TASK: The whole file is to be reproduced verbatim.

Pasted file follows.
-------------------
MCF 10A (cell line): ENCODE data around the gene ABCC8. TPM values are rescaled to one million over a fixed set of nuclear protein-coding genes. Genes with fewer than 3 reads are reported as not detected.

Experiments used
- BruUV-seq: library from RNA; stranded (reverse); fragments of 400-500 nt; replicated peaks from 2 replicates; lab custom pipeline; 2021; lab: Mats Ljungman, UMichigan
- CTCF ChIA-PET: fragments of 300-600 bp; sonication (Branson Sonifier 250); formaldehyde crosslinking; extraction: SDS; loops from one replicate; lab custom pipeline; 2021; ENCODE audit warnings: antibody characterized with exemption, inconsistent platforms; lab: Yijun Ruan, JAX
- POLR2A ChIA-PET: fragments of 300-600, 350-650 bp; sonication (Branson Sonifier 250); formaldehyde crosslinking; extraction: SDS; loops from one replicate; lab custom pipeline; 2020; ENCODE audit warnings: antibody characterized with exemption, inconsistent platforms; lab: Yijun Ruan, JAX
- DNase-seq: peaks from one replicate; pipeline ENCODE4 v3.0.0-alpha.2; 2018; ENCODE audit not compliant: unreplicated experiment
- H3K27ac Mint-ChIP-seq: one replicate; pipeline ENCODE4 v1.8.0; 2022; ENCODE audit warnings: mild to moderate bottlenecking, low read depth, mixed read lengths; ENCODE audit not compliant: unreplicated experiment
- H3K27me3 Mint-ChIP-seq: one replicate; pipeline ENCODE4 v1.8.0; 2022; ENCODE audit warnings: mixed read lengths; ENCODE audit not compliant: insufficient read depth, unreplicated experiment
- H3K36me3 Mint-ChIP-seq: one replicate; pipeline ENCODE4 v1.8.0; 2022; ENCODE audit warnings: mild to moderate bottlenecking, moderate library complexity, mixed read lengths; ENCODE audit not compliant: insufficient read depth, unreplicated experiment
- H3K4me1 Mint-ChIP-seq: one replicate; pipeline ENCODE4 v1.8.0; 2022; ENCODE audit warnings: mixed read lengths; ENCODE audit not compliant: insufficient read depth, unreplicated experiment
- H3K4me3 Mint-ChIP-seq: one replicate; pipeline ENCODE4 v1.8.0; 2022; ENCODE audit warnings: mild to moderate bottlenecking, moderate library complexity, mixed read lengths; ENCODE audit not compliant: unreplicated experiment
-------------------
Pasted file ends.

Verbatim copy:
MCF 10A (cell line): ENCODE data around the gene ABCC8. TPM values are rescaled to one million over a fixed set of nuclear protein-coding genes. Genes with fewer than 3 reads are reported as not detected.

Experiments used
- BruUV-seq: library from RNA; stranded (reverse); fragments of 400-500 nt; replicated peaks from 2 replicates; lab custom pipeline; 2021; lab: Mats Ljungman, UMichigan
- CTCF ChIA-PET: fragments of 300-600 bp; sonication (Branson Sonifier 250); formaldehyde crosslinking; extraction: SDS; loops from one replicate; lab custom pipeline; 2021; ENCODE audit warnings: antibody characterized with exemption, inconsistent platforms; lab: Yijun Ruan, JAX
- POLR2A ChIA-PET: fragments of 300-600, 350-650 bp; sonication (Branson Sonifier 250); formaldehyde crosslinking; extraction: SDS; loops from one replicate; lab custom pipeline; 2020; ENCODE audit warnings: antibody characterized with exemption, inconsistent platforms; lab: Yijun Ruan, JAX
- DNase-seq: peaks from one replicate; pipeline ENCODE4 v3.0.0-alpha.2; 2018; ENCODE audit not compliant: unreplicated experiment
- H3K27ac Mint-ChIP-seq: one replicate; pipeline ENCODE4 v1.8.0; 2022; ENCODE audit warnings: mild to moderate bottlenecking, low read depth, mixed read lengths; ENCODE audit not compliant: unreplicated experiment
- H3K27me3 Mint-ChIP-seq: one replicate; pipeline ENCODE4 v1.8.0; 2022; ENCODE audit warnings: mixed read lengths; ENCODE audit not compliant: insufficient read depth, unreplicated experiment
- H3K36me3 Mint-ChIP-seq: one replicate; pipeline ENCODE4 v1.8.0; 2022; ENCODE audit warnings: mild to moderate bottlenecking, moderate library complexity, mixed read lengths; ENCODE audit not compliant: insufficient read depth, unreplicated experiment
- H3K4me1 Mint-ChIP-seq: one replicate; pipeline ENCODE4 v1.8.0; 2022; ENCODE audit warnings: mixed read lengths; ENCODE audit not compliant: insufficient read depth, unreplicated experiment
- H3K4me3 Mint-ChIP-seq: one replicate; pipeline ENCODE4 v1.8.0; 2022; ENCODE audit warnings: mild to moderate bottlenecking, moderate library complexity, mixed read lengths; ENCODE audit not compliant: unreplicated experiment